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Researchers know that the production of billions of blood cells each hour is required to maintain normal health. While a great deal is understood about the factors controlling the final steps of this production, the initial steps involving the survival, proliferation and differentiation of hematopoietic stem and progenitor cells remain unclear. In part, this is due to the low number of hematopoietic stem cells (estimated to be one in ~20,000 nucleated cells of the bone marrow).
Our program is studying the biology of hematopoietic stem and progenitor cells to understand the factors regulating normal proliferation and differentiation of these cells and determinants of abnormal differentiation and growth in leukemia.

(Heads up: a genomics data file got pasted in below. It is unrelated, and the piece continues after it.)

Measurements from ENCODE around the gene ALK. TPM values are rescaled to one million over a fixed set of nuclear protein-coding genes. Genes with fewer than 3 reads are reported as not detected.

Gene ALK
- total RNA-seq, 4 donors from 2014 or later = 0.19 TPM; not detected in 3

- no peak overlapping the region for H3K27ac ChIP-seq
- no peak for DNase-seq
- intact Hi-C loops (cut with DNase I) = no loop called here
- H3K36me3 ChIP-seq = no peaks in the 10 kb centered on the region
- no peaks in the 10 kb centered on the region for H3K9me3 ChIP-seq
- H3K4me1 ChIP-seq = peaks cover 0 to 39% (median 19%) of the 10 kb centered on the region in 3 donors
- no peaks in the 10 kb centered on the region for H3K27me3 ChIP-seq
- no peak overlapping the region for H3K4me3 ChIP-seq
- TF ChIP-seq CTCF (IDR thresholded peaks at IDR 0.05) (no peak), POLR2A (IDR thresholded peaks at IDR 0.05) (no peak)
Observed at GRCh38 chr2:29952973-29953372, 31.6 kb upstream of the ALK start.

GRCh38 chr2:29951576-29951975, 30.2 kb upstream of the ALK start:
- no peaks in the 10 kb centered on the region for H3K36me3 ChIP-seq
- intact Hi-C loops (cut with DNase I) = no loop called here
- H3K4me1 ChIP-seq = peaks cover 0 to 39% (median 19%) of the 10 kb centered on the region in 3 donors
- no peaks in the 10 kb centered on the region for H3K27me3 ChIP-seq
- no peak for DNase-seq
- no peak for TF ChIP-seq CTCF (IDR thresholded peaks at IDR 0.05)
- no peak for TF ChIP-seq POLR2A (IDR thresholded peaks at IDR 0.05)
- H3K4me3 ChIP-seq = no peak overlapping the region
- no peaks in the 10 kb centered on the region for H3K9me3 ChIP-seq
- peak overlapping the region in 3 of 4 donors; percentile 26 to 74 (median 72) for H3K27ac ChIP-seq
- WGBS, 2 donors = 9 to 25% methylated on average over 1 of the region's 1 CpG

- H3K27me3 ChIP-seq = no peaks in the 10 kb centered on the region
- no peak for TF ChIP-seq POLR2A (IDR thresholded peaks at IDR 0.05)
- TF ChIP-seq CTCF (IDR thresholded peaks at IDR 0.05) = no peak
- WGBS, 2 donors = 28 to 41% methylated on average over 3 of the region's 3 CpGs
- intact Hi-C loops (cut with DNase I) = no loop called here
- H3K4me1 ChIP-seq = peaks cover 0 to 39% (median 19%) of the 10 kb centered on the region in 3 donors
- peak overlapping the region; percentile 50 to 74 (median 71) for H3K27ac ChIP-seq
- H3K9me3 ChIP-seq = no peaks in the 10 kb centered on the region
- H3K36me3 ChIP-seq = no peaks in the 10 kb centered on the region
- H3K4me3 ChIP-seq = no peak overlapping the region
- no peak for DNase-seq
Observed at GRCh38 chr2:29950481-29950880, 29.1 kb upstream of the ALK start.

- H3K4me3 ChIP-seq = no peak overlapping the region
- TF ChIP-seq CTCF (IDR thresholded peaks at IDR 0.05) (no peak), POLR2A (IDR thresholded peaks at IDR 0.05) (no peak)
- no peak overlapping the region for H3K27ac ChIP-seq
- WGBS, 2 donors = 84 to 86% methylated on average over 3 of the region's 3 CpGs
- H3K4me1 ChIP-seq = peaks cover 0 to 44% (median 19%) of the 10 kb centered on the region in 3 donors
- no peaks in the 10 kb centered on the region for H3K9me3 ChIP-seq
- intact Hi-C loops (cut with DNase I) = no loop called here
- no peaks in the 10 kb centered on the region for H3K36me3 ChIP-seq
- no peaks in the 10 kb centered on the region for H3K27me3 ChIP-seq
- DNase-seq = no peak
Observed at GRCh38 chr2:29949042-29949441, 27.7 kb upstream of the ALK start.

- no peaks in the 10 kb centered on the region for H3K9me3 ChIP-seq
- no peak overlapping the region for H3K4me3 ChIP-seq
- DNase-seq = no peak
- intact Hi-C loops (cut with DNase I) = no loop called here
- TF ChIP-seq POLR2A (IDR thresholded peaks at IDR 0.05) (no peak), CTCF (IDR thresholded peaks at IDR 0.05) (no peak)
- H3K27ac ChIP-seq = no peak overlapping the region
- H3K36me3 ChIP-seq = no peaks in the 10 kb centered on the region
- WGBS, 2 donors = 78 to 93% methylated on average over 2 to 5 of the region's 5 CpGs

These studies utilize state-of-the-art molecular methods and rely heavily on gene-targeted and transgenic mice. Knowledge gained from these studies will have important implications for understanding pathological conditions associated with genetic diseases and for designing improved methods to grow and expand these cells in the laboratories.
FacultyJose Cancelas, MD, PhD - program leaderMarie-Dominique Filippi, PhDHartmut Geiger, PhD
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Reprinted with permission from Science, Volume 294, Number 5542, Issue of 19 October 2001. Copyright 2003, AAAS.
Reprinted with permission from Science, Volume 302, Number 5644, Issue of 17 October 2003. Copyright 2003, AAAS.
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